Figure 13.17: Sagittal planes of the fetal abdomen and pelvis in the first trimester, in four fetuses (A-D) with megacystis (asterisks), exceeding 15 mm in longitudinal diameter. This finding is associated with significant risk for aneuploidy and renal abnormalities. Amniotic fluid appears normal in all fetuses, as expected in the first trimester in the presence of significant uropathy, and oligohydramnios is not expected before 16 weeks of gestation. Note the presence of keyhole sign in D (arrow). Follow-up ultrasound examinations often demonstrate the presence of renal abnormalities and underdeveloped lungs, expected here in fetuses B, C, and D because of significant megacystis with abdominal wall distention.







Figure 13.18: Three-dimensional ultrasound in surface mode in a fetus with megacystis and trisomy 13 at 13 weeks of gestation. Note the presence of normal amniotic fluid volume surrounding the fetus (A-C). Also note the presence of distended abdominal wall (arrows) in A. In B, the anterior abdominal wall and bladder were opened digitally using postprocessing volume cutting tools to provide an insight into the dilated bladder. C: Postprocessing with transparency tool (silhouette ®), thus facilitating the visualization of the megacystis.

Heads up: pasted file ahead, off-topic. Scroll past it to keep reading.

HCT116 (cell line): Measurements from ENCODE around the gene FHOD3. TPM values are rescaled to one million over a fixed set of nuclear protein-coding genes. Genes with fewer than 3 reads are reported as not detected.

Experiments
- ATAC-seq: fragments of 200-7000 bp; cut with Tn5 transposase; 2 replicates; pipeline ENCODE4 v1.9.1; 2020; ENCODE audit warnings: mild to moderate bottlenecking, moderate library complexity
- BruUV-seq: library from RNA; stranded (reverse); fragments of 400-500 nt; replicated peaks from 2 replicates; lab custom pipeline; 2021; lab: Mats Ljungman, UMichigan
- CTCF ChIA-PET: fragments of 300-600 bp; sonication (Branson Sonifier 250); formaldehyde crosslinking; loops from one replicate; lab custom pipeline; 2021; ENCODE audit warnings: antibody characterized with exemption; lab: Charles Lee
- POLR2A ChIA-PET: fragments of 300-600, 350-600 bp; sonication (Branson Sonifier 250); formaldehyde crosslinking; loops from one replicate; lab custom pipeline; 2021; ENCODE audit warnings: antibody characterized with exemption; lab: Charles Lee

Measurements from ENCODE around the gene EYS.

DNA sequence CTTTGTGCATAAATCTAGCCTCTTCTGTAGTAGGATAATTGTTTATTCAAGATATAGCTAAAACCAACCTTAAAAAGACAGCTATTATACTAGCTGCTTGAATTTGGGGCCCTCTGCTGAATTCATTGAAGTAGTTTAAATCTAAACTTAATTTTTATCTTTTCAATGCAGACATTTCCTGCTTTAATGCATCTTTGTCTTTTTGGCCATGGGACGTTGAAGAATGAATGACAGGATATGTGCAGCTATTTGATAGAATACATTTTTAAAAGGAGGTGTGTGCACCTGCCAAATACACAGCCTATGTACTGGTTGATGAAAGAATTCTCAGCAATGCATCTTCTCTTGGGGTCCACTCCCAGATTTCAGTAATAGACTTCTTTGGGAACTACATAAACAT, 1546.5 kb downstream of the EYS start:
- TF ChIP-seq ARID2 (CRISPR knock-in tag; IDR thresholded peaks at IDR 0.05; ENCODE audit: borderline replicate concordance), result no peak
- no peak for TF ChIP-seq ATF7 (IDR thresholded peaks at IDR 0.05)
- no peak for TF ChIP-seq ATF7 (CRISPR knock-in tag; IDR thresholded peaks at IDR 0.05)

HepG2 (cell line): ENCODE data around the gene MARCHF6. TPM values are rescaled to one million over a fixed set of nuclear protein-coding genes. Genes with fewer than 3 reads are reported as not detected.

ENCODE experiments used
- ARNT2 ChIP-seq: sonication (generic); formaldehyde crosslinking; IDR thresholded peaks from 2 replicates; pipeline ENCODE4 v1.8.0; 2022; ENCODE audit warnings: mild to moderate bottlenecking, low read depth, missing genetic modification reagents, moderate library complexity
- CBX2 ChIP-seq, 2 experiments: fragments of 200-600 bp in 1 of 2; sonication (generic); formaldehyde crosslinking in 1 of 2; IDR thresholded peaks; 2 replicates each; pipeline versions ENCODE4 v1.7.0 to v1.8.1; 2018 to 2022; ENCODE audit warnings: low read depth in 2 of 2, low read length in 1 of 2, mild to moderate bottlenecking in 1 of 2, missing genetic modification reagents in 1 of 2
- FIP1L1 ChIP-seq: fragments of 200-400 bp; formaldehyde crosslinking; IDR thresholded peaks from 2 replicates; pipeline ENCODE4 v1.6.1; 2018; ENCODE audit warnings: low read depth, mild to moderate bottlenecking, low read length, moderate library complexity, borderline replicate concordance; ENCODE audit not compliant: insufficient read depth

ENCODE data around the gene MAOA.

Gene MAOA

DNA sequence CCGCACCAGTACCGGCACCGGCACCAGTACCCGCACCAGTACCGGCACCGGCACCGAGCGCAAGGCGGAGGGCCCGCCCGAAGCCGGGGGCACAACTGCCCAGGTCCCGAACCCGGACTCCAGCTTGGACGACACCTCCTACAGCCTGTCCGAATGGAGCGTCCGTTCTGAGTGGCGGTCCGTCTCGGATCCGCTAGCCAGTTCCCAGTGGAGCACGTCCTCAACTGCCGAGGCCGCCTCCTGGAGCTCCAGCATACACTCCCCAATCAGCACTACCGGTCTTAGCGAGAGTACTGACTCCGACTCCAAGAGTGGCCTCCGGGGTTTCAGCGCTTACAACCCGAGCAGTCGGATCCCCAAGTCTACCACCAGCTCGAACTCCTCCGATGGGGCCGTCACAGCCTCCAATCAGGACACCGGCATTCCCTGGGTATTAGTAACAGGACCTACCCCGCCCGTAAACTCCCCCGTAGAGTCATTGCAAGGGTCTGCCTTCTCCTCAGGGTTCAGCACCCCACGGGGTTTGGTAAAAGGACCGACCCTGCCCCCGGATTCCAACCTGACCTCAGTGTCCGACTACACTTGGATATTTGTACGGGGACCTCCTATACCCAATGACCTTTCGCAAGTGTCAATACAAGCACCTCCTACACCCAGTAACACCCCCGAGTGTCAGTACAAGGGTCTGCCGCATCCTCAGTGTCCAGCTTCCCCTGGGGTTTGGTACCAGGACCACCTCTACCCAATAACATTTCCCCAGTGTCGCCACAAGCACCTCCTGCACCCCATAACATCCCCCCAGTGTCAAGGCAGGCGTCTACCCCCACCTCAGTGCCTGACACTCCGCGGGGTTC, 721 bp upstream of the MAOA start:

The sonographic identification of PUV is possible in the first trimester, especially in severe cases (Figs. 13.17 and 13.18). In the first trimester, amniotic fluid is commonly normal in PUV cases, and the diagnosis is typically suspected by the presence of an enlarged bladder (megacystis) (Figs. 13.17 and 13.18). PUV in the first trimester is often associated with hydronephrosis and renal dysplasia in severe cases (Figs. 13.19 and 13.20). PUV markers of poor prognosis, such as the presence of renal cortical cysts and increased renal echogenicity, are already present in the first trimester (Fig. 13.19), but their absence cannot predict a good prognosis. The keyhole sign, related to a dilated proximal urethra, supports the diagnosis of PUV in the first trimester (Figs. 13.15B, 13.17D, 13.20B, and 13.21B).

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Oct 14, 2019 | Posted by in ULTRASONOGRAPHY | Comments Off on The Fetal Urogenital System